Q. Someone dear to me was a client of a counselor/therapist who radically broke her trust, and she's never been able to trust any counselor/therapist since. How do you learn to trust a therapist/counselor after your trust has been betrayed by one? (I asked for additional information, and was told that the therapist shared personal information about the client without permission, in order to enable the person outside the relationship to "help with the therapy).
First, before I go anywhere else with this answer, I want to express my dismay about what happened to your friend. As with any profession, there are people who don't follow the rules. I've had clients tell me about a prior therapist who fell asleep in session, or walked out to take personal phone calls. These rogue professionals are thankfully rare, but they do exist. The therapy relationship is entirely built on trust, and your friend's experience has created an injury that will be hard to overcome.
While no one can "fix" this situation, here are some things for your friend to think about while considering whether to give therapy another try. The options range from reporting the therapist to simply working on rebuilding an attitude of trust, and all are about choices that your friend can make.
One choice your friend can make is to report the therapist for a confidentiality violation. If the therapist is licensed, the state licensing board will handle the complaint. This is obviously not a choice to be made lightly, as your friend would need to continue to be involved in this traumatic situation. I always inform my clients of their rights when they feel they've been harmed by their previous therapist, and I always understand when pursuing a complaint sounds too difficult to them. I'm there to support them in whatever they choose to do. This is what you can do for your friend, as well. Let them know about their choices, and support them unconditionally.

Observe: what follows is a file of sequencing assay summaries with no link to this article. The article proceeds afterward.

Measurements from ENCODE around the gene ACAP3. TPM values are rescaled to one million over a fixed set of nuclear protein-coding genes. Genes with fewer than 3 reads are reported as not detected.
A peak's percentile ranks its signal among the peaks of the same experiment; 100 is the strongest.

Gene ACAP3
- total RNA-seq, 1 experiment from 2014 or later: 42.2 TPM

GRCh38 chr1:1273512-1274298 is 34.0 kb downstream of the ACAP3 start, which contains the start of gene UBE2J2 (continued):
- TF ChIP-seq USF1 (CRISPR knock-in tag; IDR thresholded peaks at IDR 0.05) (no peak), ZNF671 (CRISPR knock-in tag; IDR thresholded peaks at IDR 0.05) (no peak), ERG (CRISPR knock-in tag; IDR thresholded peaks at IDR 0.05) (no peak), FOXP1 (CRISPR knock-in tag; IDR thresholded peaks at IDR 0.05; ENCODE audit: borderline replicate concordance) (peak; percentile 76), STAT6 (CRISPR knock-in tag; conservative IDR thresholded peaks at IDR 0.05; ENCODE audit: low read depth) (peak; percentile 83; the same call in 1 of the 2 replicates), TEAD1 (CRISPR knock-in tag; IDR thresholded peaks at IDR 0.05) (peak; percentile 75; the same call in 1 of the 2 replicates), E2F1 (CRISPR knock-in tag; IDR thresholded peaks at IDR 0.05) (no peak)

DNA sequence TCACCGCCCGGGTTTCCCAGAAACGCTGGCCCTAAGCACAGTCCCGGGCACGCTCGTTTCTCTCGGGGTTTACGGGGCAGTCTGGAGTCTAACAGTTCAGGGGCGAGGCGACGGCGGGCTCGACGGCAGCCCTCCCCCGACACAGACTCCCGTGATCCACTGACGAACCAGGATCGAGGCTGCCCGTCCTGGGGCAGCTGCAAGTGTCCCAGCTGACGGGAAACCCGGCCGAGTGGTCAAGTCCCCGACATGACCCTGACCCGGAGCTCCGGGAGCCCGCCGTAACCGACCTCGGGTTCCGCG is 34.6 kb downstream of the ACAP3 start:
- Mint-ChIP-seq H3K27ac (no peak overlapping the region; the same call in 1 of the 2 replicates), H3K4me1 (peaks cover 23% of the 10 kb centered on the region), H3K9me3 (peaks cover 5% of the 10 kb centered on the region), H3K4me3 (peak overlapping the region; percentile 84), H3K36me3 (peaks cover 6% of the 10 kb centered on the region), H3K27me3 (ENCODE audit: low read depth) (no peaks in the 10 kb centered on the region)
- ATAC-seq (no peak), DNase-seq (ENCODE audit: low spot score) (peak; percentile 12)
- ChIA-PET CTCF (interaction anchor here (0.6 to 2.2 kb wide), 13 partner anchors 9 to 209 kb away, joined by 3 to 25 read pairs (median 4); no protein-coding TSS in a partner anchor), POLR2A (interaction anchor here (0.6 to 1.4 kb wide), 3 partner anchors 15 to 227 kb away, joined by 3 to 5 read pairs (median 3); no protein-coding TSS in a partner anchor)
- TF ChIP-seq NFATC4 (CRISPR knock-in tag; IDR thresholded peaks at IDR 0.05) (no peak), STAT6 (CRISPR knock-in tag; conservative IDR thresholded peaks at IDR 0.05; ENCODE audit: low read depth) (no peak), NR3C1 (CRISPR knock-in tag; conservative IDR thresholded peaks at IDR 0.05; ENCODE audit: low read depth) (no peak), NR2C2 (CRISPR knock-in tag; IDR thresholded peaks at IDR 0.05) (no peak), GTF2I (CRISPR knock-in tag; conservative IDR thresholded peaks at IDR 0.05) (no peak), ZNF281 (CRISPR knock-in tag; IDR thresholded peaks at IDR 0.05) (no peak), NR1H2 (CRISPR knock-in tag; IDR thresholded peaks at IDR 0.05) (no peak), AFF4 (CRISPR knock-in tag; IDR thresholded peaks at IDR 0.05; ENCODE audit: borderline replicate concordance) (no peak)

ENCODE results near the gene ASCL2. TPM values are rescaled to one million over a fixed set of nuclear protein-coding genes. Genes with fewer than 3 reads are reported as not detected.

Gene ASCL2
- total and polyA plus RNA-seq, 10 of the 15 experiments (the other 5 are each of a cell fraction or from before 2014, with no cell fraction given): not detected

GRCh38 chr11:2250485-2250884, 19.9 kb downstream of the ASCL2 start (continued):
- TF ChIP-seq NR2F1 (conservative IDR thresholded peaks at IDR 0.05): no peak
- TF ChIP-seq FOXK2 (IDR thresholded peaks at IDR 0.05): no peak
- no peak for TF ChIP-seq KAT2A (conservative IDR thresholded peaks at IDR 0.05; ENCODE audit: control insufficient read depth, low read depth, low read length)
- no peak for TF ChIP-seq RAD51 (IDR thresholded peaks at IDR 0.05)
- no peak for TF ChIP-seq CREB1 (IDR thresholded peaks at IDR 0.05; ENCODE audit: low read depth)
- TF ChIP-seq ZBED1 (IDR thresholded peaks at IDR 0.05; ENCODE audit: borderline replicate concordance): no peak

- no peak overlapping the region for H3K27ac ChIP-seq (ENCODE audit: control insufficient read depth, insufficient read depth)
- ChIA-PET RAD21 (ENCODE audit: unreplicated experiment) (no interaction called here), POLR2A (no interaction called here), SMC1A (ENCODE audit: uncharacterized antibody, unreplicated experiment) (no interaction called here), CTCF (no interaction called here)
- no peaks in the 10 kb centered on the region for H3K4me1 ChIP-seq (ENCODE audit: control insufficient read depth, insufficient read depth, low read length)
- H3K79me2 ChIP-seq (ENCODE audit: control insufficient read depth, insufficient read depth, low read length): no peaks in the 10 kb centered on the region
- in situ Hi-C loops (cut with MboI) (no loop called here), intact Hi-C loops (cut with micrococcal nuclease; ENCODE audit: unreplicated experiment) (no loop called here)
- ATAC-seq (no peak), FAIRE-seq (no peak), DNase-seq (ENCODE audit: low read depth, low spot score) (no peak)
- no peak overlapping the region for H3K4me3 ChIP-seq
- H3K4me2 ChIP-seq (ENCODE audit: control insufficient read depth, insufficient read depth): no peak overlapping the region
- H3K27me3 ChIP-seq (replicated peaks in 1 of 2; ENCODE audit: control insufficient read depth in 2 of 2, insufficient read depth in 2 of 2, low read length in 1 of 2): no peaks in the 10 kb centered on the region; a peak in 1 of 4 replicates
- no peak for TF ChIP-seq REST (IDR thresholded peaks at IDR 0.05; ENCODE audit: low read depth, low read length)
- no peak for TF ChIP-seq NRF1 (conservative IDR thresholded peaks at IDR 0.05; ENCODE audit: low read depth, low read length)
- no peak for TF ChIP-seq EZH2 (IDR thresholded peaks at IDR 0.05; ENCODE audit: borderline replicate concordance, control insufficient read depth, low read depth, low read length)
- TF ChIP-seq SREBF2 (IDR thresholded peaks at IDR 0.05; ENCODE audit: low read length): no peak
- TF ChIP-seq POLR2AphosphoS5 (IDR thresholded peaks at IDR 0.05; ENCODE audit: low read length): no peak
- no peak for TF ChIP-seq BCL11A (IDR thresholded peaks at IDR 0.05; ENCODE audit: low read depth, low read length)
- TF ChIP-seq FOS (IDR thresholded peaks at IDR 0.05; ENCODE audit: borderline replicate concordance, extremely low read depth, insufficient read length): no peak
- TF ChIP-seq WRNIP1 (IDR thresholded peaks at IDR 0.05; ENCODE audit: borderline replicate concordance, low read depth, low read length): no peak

Another choice to be made is when (and whether) to reengage in therapy. If therapy begins again, the choices are about how much to disclose, and when to disclose it. The difficulty here is that this kind of dilemma is perfect therapy fodder, and your friend is likely very resistant to therapy. Some make the choice to "get back on the horse," while others need to let time heal the wounds.
Your friend will likely need to spend some time considering her feelings, really thinking about what will be needed to rebuild a trusting relationship. When the time comes to disclose things in therapy, the process will be made easier by having thought beforehand about where the boundaries are, and what the true feelings are. A good therapist will be open to working on this process - your friend can tell the therapist that a core issue is trusting the therapist, and the work can begin there. A good, careful therapist will be willing to take as much time as needed, while at the same time knowing when to gently push a little.
As therapists, we understand that our clients have often navigated a bumpy road before ending up in our office. We get that we might have to start from scratch, maybe more than once. I hope your friend can forgive herself if she feels gun-shy, and I hope she can realize that it will be difficult to start a new therapeutic relationship. It's okay if she starts and stops before she finds someone she can trust. The therapy work is about her, not about the therapist, and it's perfectly natural for her to pick her way carefully down the path.